As a sign that at least some sectors of the global economy have recovered from the financial crisis of 2007-08, the combined value of the world’s major stock markets hit at an all-time high in December 2013. We wonder: What percentage of world stock market capitalization does the United States account for?
It is a well-known fact that the United States dominates global defense spending, accounting for 43% of the world total (as of 2010). But could it be true that the country accounts for a similar share of the value of the global stock market?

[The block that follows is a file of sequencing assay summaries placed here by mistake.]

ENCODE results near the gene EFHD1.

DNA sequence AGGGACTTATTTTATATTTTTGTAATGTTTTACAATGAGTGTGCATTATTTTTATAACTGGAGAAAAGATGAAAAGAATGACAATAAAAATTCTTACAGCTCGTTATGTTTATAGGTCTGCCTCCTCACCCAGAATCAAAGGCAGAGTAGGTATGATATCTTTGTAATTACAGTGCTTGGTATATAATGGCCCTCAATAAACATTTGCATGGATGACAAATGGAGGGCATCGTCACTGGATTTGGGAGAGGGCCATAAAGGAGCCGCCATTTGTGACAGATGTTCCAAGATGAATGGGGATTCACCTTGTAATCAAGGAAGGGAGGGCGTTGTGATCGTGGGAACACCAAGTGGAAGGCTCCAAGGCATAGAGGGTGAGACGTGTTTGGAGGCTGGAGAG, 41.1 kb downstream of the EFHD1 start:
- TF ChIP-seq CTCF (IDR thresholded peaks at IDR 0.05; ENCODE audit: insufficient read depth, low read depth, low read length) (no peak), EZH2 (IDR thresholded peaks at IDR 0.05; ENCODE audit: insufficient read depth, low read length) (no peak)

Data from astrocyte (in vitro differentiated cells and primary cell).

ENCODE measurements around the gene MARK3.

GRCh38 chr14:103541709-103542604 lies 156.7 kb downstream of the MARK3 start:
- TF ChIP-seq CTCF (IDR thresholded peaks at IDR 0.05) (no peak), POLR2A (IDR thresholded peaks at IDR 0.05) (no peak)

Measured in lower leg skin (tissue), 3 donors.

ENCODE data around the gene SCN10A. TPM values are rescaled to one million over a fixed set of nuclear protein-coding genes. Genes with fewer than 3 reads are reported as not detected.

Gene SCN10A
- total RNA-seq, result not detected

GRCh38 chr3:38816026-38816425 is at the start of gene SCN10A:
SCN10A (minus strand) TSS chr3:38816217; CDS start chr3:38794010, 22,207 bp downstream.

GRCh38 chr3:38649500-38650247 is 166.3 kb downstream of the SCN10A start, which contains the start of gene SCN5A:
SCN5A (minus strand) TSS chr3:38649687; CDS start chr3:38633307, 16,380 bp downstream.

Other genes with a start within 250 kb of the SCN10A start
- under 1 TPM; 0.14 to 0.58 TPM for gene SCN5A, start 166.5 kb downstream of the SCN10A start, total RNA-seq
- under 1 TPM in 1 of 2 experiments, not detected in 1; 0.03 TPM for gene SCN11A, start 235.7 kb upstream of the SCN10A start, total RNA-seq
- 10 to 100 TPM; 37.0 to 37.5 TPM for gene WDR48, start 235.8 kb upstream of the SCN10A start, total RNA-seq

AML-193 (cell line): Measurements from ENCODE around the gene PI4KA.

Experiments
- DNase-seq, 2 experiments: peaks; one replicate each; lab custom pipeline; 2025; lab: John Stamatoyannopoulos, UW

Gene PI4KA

Even before the Goldman Sachs scandal broke, much attention was given to the bonuses paid out to investment bankers — the people whose money-spinning activities were at the center of the global crisis. We wonder: How much did the average vice president — a mid-level executive at an investment bank — make in total compensation in 2009?
Following the U.S. sub-prime crisis, stock markets around the globe are feeling the aftershocks. While the world had gotten used to financial market crises being spawned by emerging market countries, the shoe now seems to be on the other foot — that of the industrialized countries, and specifically that of the United States. We wonder: By how much has the capitalization of global stock markets declined over the first three months of 2008 alone?